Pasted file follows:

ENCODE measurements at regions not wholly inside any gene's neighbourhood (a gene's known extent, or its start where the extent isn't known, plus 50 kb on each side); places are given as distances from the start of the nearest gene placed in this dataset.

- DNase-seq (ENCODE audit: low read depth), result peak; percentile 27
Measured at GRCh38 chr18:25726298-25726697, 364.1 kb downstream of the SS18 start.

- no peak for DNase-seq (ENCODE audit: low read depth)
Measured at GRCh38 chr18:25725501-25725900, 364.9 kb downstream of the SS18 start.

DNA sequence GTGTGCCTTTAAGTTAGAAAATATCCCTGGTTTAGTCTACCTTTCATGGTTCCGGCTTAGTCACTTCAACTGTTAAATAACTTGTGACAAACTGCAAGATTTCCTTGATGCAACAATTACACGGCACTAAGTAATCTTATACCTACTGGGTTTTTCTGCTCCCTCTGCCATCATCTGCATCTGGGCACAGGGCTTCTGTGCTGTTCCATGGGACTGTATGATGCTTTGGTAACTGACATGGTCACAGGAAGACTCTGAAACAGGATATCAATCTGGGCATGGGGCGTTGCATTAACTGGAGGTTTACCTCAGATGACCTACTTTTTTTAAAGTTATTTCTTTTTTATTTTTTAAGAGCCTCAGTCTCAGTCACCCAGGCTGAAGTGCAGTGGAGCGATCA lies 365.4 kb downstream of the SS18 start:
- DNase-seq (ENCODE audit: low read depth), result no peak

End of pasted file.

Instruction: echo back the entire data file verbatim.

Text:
ENCODE measurements at regions not wholly inside any gene's neighbourhood (a gene's known extent, or its start where the extent isn't known, plus 50 kb on each side); places are given as distances from the start of the nearest gene placed in this dataset.

- DNase-seq (ENCODE audit: low read depth), result peak; percentile 27
Measured at GRCh38 chr18:25726298-25726697, 364.1 kb downstream of the SS18 start.

- no peak for DNase-seq (ENCODE audit: low read depth)
Measured at GRCh38 chr18:25725501-25725900, 364.9 kb downstream of the SS18 start.

DNA sequence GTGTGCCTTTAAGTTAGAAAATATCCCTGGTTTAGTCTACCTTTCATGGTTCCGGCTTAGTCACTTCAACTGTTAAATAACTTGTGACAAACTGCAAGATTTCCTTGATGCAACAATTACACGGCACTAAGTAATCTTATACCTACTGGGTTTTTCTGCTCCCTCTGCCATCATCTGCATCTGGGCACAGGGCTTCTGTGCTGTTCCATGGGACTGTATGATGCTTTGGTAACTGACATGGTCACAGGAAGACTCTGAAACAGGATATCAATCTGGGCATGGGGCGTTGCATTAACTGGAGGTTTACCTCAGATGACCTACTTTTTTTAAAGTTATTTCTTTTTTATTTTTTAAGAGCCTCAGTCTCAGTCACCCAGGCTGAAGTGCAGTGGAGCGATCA lies 365.4 kb downstream of the SS18 start:
- DNase-seq (ENCODE audit: low read depth), result no peak